McGehee said the award is “the biggest thing ever to happen to me. I feel I’ve been successful with students, but to have your comrades say you’re doing a good job is really neat.”
It’s also a big thing for Rolling Hills High School and for the Palos Verdes Peninsula Unified School District, whose superintendent, Jack Price, nominated McGehee for the honor. The high school will receive a $5,000 grant from the National Science Foundation, which McGehee hopes will be used to restore an electronics program that the financially strapped district cut a few years ago. School officials said that will be up to the school board.
‘The Extra Mile’
“John is one of the best teachers I’ve ever seen,” Price said. “He is a fine person, consistent, always up, always interested in what he can do for kids, and he’s always willing to go the extra mile.”
“I have a hell of a good time in class because it’s something I enjoy,” McGehee said. “Teachers are actors, hams.”
McGehee is strong on laboratory demonstrations and on taking his students through physics problems in back-and-forth discussions that lead to right answers.
Humor is sprinkled through his quizzes because, he says, it’s the best way to keep students interested. One acceleration problem featured a pregnant armadillo about to be impaled by a flying Excalibur.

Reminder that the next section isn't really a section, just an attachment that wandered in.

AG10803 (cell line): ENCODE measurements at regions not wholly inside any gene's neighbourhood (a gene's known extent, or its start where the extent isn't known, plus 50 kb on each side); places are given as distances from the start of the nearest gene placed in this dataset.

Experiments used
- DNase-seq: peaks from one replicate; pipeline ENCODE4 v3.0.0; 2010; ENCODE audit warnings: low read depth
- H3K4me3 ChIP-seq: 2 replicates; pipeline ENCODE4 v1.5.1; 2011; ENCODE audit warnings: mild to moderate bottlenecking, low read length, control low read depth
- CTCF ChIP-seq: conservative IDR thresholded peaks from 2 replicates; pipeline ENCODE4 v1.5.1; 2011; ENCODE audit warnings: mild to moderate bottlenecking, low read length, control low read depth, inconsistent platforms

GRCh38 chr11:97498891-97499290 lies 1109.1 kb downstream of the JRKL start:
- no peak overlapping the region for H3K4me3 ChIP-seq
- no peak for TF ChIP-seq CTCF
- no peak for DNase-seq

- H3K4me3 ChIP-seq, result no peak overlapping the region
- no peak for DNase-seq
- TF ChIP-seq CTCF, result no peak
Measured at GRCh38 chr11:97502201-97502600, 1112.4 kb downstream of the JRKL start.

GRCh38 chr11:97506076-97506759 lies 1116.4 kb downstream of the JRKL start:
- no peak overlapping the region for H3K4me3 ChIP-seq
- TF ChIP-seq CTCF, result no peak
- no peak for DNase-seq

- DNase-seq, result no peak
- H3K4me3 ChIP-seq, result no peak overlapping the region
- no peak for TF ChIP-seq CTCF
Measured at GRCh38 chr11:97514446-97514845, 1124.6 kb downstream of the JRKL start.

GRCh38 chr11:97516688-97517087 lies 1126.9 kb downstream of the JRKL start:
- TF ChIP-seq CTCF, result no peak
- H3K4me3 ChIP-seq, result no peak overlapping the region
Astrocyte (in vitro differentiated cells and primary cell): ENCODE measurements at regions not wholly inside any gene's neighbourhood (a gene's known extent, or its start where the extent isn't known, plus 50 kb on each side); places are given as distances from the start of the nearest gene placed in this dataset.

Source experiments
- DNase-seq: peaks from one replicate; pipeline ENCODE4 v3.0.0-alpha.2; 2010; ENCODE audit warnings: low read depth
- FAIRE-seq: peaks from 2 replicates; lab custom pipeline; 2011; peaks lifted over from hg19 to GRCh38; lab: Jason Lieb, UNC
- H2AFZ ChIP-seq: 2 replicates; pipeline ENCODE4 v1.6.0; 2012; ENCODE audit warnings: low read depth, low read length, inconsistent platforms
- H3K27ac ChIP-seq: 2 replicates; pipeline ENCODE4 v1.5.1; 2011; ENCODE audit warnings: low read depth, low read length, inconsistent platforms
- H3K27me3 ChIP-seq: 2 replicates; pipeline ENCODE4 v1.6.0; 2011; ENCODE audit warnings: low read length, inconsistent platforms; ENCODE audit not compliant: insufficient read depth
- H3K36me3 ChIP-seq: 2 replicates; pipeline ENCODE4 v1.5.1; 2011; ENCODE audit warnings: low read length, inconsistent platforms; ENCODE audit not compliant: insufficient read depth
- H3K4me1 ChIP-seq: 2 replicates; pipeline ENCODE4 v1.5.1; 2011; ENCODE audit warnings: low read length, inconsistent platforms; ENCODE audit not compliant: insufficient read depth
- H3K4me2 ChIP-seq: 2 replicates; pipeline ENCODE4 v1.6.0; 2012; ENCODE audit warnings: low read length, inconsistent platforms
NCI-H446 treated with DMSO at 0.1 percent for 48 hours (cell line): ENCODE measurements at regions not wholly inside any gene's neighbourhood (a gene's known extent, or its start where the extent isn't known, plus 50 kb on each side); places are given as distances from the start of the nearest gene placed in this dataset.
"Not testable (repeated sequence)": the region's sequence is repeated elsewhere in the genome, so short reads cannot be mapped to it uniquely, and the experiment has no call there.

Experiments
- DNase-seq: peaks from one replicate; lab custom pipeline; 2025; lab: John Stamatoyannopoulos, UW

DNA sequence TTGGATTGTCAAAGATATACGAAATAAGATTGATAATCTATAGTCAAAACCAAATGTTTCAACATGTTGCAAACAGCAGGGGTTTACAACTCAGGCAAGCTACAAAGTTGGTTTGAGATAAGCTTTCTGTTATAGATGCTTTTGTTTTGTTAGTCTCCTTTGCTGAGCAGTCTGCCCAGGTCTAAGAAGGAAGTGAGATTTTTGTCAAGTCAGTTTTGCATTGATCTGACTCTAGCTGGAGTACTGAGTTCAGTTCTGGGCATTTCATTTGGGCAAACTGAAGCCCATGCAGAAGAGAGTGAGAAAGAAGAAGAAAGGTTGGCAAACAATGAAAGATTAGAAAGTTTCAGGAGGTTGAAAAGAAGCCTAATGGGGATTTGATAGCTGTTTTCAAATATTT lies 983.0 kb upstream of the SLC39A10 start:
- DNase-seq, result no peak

“This makes you enjoy the problems,” said 17-year-old Peter Alperin. “If teaching isn’t interesting, you fall asleep, get bored and get bad grades.”
Alperin gets A’s in McGehee’s class.
In McGehee’s classroom, a blowup photo of Einstein and a color spectrum chart mingle with cartoons. In one, Snoopy flies off Charlie Brown’s head when Charlie stops, illustrating the Newtonian point that an object in motion tends to stay in motion. And there is this formal announcement: “The Atomic Energy Commission wishes to announce that your home has been selected as the site for its next nuclear test. The director of the commission hereby advises you to run like hell.”
As a teacher, McGehee said, his first goal is to give students an understanding of science as a process through the interplay of theory and experimentation. That’s the point of the Magic Mountain trip, where students ride the rides and calculate acceleration: “I tell them they’ve done the dry book work, and now here’s the real world. Let’s measure some of this stuff. Hopefully, it means more to them.”
McGehee said all of his activities ultimately lead to his classroom, which is “No. 1.”